The Howard government was responding to an Australian backlash against the stereotypical "Bondi bludger" when it heavied the Clark government back in 2001. That explains why Mr Key and his ministers have been careful to tread carefully when pleading any case for change.
They have tiptoed just as carefully through the latest stoush over Australian supermarkets systematically stripping off their shelves Kiwi goods sold under their home brand labels. This has been brewing for more than a year but the Government has only now taken it up with the Australian Government.
The only representations previously appear to have been made on the cocktail circuit, or through a quiet word by Trade Minister Tim Groser over dinner.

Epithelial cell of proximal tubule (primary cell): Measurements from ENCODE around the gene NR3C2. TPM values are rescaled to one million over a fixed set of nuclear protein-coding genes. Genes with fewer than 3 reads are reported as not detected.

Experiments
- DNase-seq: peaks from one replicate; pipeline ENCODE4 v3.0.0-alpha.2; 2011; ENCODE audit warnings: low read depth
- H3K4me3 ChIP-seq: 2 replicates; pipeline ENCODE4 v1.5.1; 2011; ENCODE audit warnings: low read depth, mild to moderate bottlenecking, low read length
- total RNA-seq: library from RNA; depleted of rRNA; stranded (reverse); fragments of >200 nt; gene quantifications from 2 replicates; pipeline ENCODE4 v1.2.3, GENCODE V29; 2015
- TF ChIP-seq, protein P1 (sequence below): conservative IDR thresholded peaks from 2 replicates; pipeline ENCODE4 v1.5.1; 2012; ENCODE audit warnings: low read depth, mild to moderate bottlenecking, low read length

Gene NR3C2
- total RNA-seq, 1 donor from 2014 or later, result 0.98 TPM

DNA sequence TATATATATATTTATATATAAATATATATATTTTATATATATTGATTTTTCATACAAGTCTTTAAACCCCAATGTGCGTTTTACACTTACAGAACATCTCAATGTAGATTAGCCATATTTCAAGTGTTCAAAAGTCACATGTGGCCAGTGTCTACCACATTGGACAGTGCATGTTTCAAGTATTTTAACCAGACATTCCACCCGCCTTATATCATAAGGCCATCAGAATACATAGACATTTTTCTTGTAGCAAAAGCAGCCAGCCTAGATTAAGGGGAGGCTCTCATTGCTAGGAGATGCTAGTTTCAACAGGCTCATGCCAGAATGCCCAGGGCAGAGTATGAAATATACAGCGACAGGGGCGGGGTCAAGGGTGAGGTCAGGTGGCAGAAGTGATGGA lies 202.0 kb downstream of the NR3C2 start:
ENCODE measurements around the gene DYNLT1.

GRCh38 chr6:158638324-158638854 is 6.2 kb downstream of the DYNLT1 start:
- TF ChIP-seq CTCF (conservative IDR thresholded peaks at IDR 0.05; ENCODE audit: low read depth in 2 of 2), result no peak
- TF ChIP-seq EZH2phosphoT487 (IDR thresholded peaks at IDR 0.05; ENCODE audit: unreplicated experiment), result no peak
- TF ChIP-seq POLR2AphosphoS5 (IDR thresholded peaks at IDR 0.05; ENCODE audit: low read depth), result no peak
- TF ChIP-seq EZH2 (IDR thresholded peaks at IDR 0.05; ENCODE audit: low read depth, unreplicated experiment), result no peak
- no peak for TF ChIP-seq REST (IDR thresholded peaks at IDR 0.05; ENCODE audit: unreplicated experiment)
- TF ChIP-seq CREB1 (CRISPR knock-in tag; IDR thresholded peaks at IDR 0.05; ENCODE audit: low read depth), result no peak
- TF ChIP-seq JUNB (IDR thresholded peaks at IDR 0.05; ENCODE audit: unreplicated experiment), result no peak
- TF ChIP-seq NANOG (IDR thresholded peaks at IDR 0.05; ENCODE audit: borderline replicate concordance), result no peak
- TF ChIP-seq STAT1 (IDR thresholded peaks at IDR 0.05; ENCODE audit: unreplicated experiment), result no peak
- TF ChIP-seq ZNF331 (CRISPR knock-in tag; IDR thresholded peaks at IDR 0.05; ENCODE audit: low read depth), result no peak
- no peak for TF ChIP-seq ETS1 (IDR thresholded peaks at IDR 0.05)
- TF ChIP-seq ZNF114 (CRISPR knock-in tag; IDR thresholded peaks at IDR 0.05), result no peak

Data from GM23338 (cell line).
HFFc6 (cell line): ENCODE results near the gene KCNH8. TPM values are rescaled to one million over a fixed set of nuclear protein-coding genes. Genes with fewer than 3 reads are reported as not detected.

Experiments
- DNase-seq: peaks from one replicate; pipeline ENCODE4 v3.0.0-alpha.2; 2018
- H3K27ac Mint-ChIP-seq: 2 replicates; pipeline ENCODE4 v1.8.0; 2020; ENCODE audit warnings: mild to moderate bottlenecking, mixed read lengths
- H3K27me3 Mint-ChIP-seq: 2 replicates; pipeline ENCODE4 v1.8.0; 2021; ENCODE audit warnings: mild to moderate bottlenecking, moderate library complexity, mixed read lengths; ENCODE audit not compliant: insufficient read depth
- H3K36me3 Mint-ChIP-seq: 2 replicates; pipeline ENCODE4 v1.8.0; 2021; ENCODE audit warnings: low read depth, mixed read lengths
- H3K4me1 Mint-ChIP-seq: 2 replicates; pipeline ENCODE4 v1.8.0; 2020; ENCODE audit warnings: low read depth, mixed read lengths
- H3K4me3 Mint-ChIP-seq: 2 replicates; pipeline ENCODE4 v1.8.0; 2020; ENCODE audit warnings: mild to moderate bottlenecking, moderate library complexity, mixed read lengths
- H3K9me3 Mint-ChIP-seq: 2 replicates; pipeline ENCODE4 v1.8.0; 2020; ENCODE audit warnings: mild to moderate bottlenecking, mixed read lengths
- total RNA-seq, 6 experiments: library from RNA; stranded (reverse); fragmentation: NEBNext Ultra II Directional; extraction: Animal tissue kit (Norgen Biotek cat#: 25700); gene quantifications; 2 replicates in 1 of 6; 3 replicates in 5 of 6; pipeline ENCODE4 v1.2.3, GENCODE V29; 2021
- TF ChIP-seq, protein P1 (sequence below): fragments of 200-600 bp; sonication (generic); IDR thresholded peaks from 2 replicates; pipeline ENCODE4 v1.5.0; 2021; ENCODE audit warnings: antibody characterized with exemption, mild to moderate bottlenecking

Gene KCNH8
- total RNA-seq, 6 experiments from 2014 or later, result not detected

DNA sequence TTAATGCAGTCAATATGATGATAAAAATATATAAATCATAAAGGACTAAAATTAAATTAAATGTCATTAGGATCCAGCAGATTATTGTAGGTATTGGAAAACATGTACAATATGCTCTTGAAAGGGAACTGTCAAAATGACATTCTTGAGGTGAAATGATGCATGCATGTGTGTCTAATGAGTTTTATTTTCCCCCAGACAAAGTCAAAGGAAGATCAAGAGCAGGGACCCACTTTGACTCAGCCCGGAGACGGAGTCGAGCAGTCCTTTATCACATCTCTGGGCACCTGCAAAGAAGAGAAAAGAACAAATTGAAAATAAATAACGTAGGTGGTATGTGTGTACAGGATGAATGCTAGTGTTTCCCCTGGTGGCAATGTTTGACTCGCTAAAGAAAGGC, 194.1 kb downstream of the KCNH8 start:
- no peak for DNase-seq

There is an awareness, however, that the Aussie supermarket giants are responding to a groundswell of consumer demand within Australia to put its growers and jobs first. Mr Abbott gave the notion he would intervene short shrift at his press conference with Mr Key yesterday.
The extent to which CER can impose rules on how retailers match up supply with that consumer demand seems to be a grey area. Mr Key acknowledges there is a raft of differing legal opinions. Any attempt to cut across the customers' wishes could be doomed anyway, if Aussie consumers responded with a backlash against New Zealand goods.
Given our relative sizes, that may be one game of one-upmanship we would find it difficult to win.
The Dominion Post